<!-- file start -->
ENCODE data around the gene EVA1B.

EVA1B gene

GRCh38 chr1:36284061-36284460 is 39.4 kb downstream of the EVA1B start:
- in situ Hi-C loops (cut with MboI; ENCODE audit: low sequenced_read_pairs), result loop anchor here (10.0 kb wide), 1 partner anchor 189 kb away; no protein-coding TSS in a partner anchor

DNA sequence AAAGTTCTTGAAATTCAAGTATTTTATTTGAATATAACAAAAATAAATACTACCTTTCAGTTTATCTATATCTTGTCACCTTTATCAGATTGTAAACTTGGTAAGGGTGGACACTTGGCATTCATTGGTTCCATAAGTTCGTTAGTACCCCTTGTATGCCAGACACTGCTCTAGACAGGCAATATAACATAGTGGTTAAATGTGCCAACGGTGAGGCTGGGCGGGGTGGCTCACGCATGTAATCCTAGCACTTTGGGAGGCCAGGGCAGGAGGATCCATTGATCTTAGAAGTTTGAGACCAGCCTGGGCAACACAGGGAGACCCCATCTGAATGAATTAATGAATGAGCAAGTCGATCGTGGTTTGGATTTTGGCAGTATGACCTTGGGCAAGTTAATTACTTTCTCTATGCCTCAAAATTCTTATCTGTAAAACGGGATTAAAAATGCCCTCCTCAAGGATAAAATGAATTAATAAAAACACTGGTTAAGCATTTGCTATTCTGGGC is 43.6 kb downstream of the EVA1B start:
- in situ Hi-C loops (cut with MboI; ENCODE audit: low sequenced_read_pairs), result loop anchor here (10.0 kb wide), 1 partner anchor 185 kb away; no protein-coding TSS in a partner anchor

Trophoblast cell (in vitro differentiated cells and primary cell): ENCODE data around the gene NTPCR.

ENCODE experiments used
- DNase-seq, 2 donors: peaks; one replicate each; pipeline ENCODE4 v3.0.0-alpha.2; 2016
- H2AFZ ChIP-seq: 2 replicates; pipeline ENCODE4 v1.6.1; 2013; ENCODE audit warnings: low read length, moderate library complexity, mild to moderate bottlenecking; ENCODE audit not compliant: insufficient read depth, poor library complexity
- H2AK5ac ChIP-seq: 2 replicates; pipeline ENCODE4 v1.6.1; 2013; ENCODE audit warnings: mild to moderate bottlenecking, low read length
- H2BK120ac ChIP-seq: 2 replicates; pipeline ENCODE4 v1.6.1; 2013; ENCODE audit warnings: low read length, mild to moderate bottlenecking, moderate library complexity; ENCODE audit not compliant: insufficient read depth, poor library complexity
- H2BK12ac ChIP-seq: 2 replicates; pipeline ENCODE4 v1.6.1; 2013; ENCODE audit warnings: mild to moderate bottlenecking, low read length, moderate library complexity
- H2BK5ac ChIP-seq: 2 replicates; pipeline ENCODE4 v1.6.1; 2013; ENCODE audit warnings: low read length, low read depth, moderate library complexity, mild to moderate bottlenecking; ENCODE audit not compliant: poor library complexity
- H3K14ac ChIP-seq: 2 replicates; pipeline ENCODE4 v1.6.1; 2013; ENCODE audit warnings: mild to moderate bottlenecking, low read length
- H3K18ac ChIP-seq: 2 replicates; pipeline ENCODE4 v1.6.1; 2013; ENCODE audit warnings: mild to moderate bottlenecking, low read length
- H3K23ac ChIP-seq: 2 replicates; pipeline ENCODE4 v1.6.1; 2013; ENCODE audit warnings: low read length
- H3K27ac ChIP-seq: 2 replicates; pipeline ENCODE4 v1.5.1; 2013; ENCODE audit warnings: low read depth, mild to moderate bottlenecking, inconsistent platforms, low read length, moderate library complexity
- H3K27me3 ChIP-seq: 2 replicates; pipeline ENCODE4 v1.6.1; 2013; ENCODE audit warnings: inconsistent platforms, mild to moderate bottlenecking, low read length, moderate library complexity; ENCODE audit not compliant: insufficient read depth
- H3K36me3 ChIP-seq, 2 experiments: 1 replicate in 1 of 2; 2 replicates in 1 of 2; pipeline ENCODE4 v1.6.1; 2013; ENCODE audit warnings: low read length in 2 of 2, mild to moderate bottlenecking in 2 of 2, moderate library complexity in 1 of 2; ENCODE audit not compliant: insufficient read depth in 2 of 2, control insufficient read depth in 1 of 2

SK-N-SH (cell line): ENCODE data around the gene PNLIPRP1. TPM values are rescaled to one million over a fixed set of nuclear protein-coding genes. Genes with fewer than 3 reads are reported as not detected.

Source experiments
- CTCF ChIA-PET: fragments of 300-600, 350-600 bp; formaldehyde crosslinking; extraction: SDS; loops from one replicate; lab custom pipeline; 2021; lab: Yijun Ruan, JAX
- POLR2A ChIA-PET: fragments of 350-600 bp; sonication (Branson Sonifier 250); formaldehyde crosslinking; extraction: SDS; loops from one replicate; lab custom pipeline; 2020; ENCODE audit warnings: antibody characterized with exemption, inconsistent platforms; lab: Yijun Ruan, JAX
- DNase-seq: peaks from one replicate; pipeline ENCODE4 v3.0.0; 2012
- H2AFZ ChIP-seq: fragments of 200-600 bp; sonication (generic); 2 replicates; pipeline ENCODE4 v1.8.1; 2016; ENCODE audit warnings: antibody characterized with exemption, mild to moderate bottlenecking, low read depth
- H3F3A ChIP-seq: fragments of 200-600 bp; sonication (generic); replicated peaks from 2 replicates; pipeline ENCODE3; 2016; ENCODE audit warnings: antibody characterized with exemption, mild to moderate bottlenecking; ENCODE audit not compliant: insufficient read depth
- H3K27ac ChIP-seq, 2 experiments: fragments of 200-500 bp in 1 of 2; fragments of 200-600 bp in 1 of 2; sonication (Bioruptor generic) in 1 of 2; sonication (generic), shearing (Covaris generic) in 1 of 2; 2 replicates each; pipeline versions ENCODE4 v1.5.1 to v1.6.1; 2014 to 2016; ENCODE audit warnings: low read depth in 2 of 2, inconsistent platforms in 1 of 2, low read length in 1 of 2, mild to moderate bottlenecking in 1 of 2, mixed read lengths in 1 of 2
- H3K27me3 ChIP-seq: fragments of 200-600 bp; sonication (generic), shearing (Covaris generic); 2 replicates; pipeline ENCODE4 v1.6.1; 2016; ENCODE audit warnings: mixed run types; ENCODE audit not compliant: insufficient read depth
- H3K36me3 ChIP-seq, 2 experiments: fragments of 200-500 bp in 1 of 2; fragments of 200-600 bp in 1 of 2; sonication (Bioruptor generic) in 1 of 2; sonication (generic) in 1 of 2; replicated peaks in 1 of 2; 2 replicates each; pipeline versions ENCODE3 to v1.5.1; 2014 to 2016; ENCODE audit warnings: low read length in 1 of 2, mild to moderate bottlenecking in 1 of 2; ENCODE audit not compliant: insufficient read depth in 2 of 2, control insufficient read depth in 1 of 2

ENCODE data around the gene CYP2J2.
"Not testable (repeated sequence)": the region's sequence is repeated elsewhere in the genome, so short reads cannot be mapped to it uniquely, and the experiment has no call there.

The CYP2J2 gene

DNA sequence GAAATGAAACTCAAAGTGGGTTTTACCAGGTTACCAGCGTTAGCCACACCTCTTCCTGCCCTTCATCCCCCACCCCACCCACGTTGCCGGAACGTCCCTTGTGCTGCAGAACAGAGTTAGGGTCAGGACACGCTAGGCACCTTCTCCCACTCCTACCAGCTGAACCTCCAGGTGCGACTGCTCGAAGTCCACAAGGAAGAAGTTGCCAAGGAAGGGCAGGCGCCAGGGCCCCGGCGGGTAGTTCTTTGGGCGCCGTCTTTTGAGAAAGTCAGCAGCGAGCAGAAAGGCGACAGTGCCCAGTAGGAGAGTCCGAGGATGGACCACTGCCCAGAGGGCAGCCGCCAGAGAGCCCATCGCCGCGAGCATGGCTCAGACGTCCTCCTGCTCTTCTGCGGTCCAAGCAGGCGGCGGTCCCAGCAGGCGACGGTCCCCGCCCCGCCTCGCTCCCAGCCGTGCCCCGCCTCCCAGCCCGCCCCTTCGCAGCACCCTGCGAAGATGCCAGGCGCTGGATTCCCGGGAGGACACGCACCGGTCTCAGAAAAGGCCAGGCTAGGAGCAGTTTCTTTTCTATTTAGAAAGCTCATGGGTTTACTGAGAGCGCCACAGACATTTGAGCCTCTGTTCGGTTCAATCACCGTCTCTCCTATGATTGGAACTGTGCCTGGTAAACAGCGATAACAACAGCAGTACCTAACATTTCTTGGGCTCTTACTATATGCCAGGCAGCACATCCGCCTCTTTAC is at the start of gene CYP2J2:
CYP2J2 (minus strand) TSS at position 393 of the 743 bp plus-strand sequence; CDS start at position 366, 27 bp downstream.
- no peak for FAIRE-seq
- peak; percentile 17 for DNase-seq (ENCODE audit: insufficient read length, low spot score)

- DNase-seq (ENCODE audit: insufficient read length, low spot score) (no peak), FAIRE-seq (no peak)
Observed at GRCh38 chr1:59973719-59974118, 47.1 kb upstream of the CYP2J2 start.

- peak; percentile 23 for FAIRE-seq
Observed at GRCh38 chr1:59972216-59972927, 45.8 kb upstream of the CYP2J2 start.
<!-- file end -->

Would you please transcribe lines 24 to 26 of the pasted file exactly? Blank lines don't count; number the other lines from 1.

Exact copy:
- POLR2A ChIA-PET: fragments of 350-600 bp; sonication (Branson Sonifier 250); formaldehyde crosslinking; extraction: SDS; loops from one replicate; lab custom pipeline; 2020; ENCODE audit warnings: antibody characterized with exemption, inconsistent platforms; lab: Yijun Ruan, JAX
- DNase-seq: peaks from one replicate; pipeline ENCODE4 v3.0.0; 2012
- H2AFZ ChIP-seq: fragments of 200-600 bp; sonication (generic); 2 replicates; pipeline ENCODE4 v1.8.1; 2016; ENCODE audit warnings: antibody characterized with exemption, mild to moderate bottlenecking, low read depth